Written by Eileen P. Curran, M.Ed. Published by National Braille Press, 1988
A Review by: Doris Willoughby
Parents of blind children realize that if they themselves learn Braille, they can be much more helpful and involved with their children's education. Too often, however, they are bogged down and intimidated by the regular manual for Braille transcribers. Lessons are long and detailed, with rather technical descriptions. Precise rules for arrangement on the page-unimportant to the Braille code itself-are emphasized.
A thoroughly enjoyable new book from the National Braille Press changes all this. Short lessons are clearly presented in an easy-to-read style. Whimsical illustrations and clever wording add humor and a cheerful approach.
Practice passages of Braille text consist of articles which themselves promote positive attitudes: "Braille, the Key to Literacy," from a speech by Bernadette Kobierecki, and "A Report card for the Teacher" by Mary Ellen Reihing. (The latter is reprinted with permission from Future Reflections, Spring/Summer 1987.) Each passage is given in double-spaced Braille, with the intent that the learner will figure it out and pencil in the words above the corrresponding Braille, workbook-style. When the page is turned, the same passage is then found in inkprint for verification.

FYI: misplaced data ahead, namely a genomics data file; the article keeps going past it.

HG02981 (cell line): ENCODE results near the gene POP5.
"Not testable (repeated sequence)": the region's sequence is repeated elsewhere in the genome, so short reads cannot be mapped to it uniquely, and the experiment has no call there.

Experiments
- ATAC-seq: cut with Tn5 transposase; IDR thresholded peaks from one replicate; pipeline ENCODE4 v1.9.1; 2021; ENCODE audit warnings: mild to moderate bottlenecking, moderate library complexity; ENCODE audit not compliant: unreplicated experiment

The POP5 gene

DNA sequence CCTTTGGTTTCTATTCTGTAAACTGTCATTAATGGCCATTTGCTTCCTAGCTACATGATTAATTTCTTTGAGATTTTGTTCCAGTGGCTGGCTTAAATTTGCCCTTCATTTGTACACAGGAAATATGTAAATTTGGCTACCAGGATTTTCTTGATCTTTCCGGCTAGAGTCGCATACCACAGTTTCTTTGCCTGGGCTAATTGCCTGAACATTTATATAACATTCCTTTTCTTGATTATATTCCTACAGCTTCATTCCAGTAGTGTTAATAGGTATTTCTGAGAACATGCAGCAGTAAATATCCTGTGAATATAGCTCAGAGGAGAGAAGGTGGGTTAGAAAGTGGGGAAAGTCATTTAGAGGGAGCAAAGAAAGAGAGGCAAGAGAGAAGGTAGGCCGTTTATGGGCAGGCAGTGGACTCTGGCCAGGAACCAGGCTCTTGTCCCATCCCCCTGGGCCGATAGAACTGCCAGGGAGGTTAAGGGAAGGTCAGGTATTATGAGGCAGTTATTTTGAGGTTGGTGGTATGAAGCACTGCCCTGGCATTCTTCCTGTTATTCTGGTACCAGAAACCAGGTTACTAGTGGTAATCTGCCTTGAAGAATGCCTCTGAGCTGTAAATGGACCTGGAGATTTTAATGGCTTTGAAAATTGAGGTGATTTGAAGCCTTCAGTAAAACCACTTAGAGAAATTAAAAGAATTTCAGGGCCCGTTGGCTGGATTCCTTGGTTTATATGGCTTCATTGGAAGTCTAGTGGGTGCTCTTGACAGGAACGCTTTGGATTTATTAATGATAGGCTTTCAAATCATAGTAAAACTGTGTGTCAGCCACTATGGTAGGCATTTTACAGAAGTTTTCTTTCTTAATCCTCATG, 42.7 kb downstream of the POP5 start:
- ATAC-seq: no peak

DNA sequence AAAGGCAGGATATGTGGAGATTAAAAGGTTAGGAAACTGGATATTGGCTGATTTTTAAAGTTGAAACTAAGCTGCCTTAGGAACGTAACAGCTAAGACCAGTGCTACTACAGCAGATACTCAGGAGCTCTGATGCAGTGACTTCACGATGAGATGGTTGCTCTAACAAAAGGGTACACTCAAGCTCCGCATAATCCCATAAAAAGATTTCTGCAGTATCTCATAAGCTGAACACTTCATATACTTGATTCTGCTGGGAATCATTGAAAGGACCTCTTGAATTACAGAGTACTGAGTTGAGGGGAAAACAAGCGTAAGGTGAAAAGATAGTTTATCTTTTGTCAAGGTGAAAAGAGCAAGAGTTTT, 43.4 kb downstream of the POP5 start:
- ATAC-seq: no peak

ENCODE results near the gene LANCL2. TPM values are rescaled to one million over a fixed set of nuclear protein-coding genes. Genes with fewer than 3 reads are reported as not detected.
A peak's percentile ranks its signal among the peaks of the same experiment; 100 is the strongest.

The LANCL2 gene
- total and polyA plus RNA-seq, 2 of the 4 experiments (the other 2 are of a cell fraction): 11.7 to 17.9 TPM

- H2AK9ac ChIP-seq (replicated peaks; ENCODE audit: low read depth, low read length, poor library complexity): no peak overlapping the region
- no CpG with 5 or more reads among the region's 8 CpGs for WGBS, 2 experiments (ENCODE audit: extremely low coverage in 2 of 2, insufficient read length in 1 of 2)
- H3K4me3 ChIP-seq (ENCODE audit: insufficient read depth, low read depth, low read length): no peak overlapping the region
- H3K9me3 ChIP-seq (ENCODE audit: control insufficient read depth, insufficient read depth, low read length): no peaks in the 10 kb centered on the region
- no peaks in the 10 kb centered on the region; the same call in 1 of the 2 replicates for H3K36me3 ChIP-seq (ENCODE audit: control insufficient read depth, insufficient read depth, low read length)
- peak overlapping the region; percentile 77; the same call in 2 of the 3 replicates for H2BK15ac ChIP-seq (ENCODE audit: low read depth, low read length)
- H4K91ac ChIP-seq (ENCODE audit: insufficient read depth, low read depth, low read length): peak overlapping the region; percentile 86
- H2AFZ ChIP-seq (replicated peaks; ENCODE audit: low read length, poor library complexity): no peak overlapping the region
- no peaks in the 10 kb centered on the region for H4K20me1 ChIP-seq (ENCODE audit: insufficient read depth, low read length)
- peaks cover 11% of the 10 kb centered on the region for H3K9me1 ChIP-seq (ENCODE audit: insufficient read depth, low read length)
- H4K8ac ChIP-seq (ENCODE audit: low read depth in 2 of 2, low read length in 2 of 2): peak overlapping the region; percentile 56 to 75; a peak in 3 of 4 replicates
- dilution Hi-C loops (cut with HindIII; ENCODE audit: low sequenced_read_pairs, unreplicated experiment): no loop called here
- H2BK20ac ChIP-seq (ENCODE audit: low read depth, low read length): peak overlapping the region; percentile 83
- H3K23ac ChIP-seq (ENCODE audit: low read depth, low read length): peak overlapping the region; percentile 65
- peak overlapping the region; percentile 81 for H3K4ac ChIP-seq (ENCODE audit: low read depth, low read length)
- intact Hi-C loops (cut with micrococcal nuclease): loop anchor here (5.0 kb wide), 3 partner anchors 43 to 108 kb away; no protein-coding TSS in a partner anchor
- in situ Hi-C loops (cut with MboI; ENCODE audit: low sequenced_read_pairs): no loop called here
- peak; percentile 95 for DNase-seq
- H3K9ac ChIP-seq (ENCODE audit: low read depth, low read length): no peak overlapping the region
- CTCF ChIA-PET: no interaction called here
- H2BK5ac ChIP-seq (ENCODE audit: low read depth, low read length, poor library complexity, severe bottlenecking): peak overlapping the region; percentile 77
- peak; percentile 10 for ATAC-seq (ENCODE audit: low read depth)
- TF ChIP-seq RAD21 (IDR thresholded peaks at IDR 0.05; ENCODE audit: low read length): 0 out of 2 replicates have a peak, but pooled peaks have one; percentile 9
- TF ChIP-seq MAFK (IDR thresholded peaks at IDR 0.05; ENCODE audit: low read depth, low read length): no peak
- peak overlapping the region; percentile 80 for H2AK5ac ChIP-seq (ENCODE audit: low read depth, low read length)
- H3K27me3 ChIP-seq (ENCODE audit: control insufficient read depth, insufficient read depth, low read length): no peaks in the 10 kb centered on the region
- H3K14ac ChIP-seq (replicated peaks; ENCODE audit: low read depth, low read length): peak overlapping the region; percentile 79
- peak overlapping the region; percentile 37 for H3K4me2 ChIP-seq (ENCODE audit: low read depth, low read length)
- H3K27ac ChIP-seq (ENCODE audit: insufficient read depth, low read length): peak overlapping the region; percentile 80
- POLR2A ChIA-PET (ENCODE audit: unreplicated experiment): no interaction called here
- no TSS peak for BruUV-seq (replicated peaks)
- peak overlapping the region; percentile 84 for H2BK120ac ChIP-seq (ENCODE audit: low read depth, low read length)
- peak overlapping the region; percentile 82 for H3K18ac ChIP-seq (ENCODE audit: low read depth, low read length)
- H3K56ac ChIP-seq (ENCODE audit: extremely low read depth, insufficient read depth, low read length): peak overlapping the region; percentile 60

All of the signs of Grade II Braille are presented, with the common punctuation marks and the numerals. Major rules of Braille usage are given, though not all exceptions and ramifications are explained.
Most of the Braille copy is in the form of actual raised dots rather than dotted inkprint representations. In a few places the Braille dots are a bit weak and uneven, but generally the quality of the dots is satisfactory.
Positive attitudes are emphasized. The Introductory page begins, "Great Expectations-Your child can learn to read and write, like you do...maybe better."
Those learners who do want to study all the technicalities of Braille transcribing can go on, fortified by this excellent primer, to the study of the regular transcriber's manual.
Just Enough To Know Better is available at the reasonable price of $12.50 from:
National Braille Press, Inc. 88 St. Stephen Street Boston, MA 02115
[PICTURE] Jane Kronheim (far right) is shown here in the Exhibit Hall of the 1988 National Federation of the Blind Convention. Her Learning Pillows were a popular and much-talked-about item.
[PICTURE] Joseli Walter of Michigan (left) and Leslie Allen of Texas (right) pose with Leslie's mother, Brenda, on the dance floor.
[PICTURE] The 1988 National Federation of the Blind Convention in Chicago, Illinois, was the largest ever-over 3,000 people attended.
[PICTURE]Rebecca Loomis (top) of Iowa and Paivy Ballayan (left) of California enjoy the new toys in the convention child-care room.